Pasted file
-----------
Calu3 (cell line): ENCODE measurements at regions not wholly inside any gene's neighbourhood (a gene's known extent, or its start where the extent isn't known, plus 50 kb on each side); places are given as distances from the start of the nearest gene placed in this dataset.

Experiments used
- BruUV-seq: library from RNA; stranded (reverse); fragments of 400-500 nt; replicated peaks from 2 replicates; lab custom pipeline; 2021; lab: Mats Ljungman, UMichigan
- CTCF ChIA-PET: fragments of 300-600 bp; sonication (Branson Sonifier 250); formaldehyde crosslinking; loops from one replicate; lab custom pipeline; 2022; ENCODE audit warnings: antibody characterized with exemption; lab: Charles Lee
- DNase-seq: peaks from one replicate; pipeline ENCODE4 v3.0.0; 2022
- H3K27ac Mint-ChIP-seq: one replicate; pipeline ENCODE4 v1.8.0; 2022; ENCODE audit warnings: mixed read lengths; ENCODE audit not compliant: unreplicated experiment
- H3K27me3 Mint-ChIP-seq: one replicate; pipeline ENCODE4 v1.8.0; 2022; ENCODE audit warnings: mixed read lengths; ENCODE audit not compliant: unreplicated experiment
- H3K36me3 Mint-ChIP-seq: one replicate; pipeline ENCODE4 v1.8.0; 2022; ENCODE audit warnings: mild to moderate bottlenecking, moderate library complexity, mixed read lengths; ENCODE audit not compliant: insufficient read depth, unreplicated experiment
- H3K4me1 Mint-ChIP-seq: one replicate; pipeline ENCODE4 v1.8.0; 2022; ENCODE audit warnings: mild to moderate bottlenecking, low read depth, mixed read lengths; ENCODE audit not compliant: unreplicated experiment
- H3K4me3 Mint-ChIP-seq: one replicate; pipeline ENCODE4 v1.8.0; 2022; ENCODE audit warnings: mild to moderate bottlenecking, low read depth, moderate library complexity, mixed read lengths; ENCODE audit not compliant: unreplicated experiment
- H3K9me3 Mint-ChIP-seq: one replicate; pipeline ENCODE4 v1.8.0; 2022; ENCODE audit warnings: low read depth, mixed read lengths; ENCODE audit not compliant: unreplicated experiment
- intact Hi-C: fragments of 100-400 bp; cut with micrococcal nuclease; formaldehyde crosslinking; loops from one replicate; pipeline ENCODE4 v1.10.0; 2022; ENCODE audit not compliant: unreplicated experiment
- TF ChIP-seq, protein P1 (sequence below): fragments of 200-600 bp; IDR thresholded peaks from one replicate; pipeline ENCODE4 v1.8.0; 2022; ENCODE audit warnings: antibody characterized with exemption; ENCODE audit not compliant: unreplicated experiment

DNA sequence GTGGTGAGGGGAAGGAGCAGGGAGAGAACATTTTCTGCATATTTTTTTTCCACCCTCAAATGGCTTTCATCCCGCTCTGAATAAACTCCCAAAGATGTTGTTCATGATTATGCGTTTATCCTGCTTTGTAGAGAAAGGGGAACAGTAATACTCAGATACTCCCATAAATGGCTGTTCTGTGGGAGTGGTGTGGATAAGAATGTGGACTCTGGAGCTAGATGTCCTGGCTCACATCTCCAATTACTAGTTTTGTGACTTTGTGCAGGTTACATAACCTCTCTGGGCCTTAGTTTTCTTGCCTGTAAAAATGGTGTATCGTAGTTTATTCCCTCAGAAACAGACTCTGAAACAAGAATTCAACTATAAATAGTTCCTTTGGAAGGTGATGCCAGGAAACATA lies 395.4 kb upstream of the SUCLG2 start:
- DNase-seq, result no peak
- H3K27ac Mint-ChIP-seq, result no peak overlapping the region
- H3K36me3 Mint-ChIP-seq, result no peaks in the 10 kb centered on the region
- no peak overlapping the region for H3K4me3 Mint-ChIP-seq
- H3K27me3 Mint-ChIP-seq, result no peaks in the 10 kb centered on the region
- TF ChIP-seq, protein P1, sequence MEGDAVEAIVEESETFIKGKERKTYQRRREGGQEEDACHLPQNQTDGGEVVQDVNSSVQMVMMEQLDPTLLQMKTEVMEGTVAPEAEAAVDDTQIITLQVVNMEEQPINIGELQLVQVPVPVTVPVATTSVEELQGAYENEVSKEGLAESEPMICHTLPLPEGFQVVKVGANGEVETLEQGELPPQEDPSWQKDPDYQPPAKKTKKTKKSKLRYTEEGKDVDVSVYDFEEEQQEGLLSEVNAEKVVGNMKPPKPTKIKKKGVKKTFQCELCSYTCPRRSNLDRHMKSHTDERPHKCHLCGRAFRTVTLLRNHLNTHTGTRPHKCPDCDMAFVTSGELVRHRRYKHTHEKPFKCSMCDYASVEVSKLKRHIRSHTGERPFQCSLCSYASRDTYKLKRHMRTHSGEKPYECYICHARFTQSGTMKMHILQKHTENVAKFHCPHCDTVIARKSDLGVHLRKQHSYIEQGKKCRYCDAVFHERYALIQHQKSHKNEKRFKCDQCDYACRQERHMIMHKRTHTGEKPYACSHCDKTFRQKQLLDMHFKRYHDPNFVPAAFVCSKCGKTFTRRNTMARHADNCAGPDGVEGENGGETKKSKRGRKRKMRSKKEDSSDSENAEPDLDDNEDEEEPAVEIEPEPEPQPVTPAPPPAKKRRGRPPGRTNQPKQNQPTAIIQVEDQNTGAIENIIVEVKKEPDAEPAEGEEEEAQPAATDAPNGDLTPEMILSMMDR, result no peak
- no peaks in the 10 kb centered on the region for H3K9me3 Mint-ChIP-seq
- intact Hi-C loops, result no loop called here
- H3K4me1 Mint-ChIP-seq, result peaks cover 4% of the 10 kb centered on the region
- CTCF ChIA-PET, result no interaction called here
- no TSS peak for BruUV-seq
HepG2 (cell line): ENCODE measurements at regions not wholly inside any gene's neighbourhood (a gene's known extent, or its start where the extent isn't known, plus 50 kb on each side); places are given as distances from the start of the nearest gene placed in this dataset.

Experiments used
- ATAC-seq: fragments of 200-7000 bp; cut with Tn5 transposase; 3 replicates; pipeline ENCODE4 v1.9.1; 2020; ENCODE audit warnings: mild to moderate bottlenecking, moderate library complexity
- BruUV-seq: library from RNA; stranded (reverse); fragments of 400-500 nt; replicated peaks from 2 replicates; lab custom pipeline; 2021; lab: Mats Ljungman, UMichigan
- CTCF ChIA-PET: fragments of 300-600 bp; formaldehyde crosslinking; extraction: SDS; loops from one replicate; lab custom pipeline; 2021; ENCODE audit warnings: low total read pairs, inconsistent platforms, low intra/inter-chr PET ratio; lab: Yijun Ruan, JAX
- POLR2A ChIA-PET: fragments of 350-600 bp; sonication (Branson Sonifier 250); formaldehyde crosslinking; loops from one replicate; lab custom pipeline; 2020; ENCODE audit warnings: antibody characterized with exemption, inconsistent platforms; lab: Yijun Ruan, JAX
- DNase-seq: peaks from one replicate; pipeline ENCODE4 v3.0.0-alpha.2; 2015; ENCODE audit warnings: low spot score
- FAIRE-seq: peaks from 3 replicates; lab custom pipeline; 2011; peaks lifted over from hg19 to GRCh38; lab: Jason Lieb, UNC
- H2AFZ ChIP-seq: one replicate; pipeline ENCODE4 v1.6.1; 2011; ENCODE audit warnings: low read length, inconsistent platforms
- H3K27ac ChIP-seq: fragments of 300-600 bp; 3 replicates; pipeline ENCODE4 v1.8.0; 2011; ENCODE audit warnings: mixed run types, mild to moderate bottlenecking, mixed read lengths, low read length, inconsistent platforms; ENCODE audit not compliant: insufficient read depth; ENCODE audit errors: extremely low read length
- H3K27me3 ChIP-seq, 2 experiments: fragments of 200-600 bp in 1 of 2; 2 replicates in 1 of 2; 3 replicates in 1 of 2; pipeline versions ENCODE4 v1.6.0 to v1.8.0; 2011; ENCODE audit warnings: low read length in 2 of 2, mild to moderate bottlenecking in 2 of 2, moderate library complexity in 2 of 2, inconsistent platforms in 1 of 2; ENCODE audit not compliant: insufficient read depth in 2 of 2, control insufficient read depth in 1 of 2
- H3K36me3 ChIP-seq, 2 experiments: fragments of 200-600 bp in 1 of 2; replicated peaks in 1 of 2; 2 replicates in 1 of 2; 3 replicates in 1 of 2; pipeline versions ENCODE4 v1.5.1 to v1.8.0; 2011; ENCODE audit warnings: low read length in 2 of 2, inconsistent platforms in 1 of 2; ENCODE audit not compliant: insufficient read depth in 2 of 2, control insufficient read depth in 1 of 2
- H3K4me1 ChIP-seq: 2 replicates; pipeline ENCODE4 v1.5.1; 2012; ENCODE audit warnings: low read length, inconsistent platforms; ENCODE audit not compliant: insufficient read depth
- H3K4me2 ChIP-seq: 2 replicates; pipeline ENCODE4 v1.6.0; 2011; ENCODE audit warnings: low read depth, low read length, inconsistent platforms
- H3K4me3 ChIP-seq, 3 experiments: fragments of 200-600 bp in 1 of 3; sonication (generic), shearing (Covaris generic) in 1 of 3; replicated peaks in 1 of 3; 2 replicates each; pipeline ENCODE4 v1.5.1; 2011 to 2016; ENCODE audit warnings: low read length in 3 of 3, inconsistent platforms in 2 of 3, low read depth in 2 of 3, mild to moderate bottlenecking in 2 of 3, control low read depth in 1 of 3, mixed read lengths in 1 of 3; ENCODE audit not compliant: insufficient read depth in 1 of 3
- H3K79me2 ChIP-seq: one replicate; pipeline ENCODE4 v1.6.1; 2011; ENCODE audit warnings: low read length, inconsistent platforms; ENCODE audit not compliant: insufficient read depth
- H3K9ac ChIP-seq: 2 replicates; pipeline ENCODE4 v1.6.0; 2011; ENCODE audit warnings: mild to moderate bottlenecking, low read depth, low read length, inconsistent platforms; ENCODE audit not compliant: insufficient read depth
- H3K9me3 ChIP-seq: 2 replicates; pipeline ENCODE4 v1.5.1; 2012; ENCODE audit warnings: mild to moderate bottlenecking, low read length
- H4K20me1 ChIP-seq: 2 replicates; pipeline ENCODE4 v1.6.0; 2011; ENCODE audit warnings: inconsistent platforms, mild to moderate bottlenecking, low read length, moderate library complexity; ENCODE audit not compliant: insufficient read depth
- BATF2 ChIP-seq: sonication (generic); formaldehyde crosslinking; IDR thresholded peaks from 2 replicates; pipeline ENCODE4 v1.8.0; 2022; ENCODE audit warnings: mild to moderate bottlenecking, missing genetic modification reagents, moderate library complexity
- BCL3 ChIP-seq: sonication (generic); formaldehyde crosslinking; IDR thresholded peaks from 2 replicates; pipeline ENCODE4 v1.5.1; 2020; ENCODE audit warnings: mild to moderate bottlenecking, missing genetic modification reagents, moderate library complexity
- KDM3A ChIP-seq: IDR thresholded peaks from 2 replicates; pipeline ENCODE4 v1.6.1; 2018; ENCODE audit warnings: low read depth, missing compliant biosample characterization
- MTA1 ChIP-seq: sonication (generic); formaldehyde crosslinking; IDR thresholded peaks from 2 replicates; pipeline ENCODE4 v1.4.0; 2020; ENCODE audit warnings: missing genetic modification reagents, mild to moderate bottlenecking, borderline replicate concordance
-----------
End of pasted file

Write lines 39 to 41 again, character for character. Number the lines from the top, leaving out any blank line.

- H3K4me2 ChIP-seq: 2 replicates; pipeline ENCODE4 v1.6.0; 2011; ENCODE audit warnings: low read depth, low read length, inconsistent platforms
- H3K4me3 ChIP-seq, 3 experiments: fragments of 200-600 bp in 1 of 3; sonication (generic), shearing (Covaris generic) in 1 of 3; replicated peaks in 1 of 3; 2 replicates each; pipeline ENCODE4 v1.5.1; 2011 to 2016; ENCODE audit warnings: low read length in 3 of 3, inconsistent platforms in 2 of 3, low read depth in 2 of 3, mild to moderate bottlenecking in 2 of 3, control low read depth in 1 of 3, mixed read lengths in 1 of 3; ENCODE audit not compliant: insufficient read depth in 1 of 3
- H3K79me2 ChIP-seq: one replicate; pipeline ENCODE4 v1.6.1; 2011; ENCODE audit warnings: low read length, inconsistent platforms; ENCODE audit not compliant: insufficient read depth